This interview is part of our Road to the IGF series. The IGF (Independent Games Festival) aims to encourage innovation in game development and to recognize independent game developers advancing the medium. Every year, Game Developer sits down with the finalists for the IGF ahead of GDC to explore the themes, design decisions, and tools behind each entry.
NORCO takes players to a futuristic vision of Norco, Louisiana, digging deep into the look, sound, and feel of the place as it tells a story of a missing sibling.
Game Developer spoke with Yuts, developer of the Excellence in Narrative-nominated title, to talk about how getting an outside perspective helped them shape their puzzles, what appealed to them about exploring Norco, Louisiana through a fictional sci-fi lens, and the details that went into the art and writing that helped this game really capture the feel of this real-world place.
Who are you, and what was your role in developing NORCO?
I’m Yuts, the original member of the group. I contributed pixel art, code, and writing.
What’s your background in making games?
How did you come up with the concept for NORCO?
I’m from Norco. I’ve been fascinated by the landscape of the region since I was a kid. I collaborated with friends in making art and small documentaries about the region. The game was an extension of that mixed-media work.
What development tools were used to build your game?
The setting is an integral part of NORCO‘s story and play. What drew you to tell this story in South Louisiana? Why was this location key to the game?
I’ve spent most of my life researching and producing work related to Louisiana’s River Parish region. I love Norco and the surrounding region. I love the cypress swamps, the Mississippi River, and the suburbs of New Orleans. I find the industrial quality of the landscape fascinating. The game is dark and a lot of people call it dystopian, but my intention was to celebrate the region in all of its complexity, contradiction, and beauty, which is something I’ve always felt compelled to do.
What thoughts went into building the story of a futuristic vision of South Louisiana? How did you want to create this sci-fi vision of it?
I wanted the sci-fi elements to be a little banal and to reflect a kind of exhaustion with acceleration and the increasing ubiquity of social media, algorithms, and AI. I also wanted it to capture both the alienation of those technologies and their potential for forming new kinds of communities.
Building on that, what thoughts went into the look of this vision? Into creating the visuals for your setting?
A lot of the visuals were informed directly by the landscapes of suburban New Orleans, having spent years photographing and painting the region. The visuals also got a massive boost when Jesse Jacobi came on board. He’s a very talented traditional painter and applied his skills to pixel art without a hitch.
What thoughts went on creating the looks of the characters? Into exploring a sci-fi look that is fairly grounded in reality?
Some of the characters are inspired by archetypes from around South Louisiana. Like Brett LeBlanc, who is a “heybra,” which is like a suburban New Orleans townie; or Rosie the shopkeeper who’s an old-style New Orleans “yat.” Yats may be a familiar archetype to anyone who’s either spent some time in Kenner Louisiana or read Confederacy of Dunces.
As far as the grounded-ness of the sci-fi, this may be due to the depictions of technology being more parody than prognostication.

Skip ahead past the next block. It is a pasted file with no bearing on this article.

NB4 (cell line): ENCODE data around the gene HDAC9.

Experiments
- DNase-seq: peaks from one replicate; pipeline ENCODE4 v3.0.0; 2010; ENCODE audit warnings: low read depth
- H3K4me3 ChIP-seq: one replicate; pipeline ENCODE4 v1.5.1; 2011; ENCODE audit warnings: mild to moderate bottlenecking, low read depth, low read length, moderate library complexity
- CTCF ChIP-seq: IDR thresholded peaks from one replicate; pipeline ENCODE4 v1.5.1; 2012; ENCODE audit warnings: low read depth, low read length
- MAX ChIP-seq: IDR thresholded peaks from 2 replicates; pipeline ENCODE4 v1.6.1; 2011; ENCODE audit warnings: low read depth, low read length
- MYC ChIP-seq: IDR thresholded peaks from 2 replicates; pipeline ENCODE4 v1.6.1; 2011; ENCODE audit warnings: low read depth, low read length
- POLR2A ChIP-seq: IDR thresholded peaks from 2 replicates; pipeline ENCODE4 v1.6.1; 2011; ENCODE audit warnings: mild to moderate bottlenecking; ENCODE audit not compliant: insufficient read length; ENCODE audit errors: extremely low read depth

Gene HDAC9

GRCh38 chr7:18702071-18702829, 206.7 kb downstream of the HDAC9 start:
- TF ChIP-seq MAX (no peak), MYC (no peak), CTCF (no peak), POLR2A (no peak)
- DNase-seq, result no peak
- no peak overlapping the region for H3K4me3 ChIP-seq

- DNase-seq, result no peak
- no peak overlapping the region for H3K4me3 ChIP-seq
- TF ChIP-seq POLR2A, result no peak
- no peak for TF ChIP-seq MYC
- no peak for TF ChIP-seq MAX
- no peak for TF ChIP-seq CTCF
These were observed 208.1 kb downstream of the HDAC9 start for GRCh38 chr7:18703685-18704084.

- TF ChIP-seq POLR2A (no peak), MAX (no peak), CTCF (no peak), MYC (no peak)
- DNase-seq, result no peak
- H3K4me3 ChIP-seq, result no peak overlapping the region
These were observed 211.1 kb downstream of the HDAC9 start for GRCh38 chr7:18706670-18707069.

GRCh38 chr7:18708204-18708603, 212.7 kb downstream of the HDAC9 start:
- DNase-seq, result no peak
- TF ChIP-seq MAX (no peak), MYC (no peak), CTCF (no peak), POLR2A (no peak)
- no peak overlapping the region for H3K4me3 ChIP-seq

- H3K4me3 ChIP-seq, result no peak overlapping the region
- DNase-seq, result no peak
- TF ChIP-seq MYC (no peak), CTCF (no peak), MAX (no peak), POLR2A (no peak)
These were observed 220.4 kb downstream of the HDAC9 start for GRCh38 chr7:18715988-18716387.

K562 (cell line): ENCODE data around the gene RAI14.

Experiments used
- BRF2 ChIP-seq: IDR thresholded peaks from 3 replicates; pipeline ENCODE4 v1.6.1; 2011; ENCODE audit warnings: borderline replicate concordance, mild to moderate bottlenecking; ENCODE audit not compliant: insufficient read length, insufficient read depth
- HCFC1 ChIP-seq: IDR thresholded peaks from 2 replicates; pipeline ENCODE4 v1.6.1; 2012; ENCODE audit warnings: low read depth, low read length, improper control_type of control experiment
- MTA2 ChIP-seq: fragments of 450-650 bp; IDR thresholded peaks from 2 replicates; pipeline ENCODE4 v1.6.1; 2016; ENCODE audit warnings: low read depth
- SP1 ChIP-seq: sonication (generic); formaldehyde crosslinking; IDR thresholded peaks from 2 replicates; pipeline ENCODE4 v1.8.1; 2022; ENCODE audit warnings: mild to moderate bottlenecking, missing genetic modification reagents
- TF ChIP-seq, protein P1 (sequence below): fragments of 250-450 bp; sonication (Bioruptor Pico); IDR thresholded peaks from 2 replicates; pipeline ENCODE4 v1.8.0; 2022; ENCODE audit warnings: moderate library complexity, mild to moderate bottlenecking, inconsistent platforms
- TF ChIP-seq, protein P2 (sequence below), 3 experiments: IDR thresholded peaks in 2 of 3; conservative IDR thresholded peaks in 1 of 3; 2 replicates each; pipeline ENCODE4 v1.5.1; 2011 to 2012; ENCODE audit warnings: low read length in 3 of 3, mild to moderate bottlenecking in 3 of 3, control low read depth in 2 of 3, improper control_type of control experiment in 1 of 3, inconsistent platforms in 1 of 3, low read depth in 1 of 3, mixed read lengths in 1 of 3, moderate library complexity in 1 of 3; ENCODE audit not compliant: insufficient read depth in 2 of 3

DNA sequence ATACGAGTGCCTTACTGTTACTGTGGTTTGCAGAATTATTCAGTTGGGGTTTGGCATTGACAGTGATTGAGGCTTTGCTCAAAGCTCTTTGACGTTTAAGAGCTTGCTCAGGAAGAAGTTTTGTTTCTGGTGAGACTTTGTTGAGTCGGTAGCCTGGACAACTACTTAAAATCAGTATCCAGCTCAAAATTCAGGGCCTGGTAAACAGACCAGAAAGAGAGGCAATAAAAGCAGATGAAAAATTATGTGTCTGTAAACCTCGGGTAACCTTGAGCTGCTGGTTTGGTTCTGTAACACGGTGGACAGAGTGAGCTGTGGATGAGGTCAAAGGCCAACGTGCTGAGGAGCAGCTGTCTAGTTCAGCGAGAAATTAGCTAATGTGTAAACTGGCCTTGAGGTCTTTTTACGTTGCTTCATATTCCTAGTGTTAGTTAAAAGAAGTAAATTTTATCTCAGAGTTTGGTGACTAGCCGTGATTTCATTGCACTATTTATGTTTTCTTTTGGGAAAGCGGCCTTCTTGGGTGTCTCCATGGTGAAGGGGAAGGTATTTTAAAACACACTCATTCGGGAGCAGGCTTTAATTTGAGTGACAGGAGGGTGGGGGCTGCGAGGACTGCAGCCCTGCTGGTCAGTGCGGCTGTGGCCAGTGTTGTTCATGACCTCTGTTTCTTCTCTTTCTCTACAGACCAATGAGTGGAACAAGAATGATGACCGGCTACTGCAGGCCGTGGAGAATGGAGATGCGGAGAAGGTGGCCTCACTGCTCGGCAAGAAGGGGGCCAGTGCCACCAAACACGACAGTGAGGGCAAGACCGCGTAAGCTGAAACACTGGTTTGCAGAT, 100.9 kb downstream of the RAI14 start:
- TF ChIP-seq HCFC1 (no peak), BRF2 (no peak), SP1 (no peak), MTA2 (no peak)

What ideas went into the creation of the crew that accompanies the player? How did you design their team?
Since there was no journal or quest log to orient the player, it seemed like a good idea to provide them with party members who were deeply familiar with the region and could offer flavor, context, insights, and objectives as the game progressed.
Your characters have deep backgrounds and stories within the game. What thoughts go into weaving these background stories into the game without having players feel like they’re bogged down in backstory?
We wanted the player to piece the story and the nuances of the world together at their own pace both through the party system and the mindmap. This would allow more invested players to have a deeper understanding of the game’s lore while also allowing more casual players to move through the game with less interruption.
Your game features more than one puzzle difficulty. What drew you to add this feature?
NORCO is a classic adventure in the style of Snatcher, Deja Vu, or Full Throttle. We wanted to preserve as much of the game’s “gaminess” as we could. Adding a few anchor puzzles was one way we tried to do this. Aaron Gray had the brilliant idea of using individual dialogue nodes as puzzle pieces. That was the kernel of what became the “voice memo” sequence in the mall. The boat sections were intended to provide the player with a unique vantage for both visualizing and exploring the bayou systems of South Louisiana. And with the “City Hall” riddle, we wanted to emulate a very light dungeon-crawling text adventure experience.
What thoughts go into making those two different difficult levels with your puzzles? How do you create varying degrees of challenge in adventure game puzzles?
In general, we tried to keep the puzzles as accessible as possible, since we knew a lot of our player base would be non-traditional gamers. While we wanted some variation in difficulty to keep things interesting, we never wanted to stump the player for a significant period of time since this could kill the narrative momentum. Much of the design was done incrementally with this objective in mind through repeated testing. At points, we pulled in non-gamers to see if they could rationalize their way through a puzzle and tuned it based on their feedback.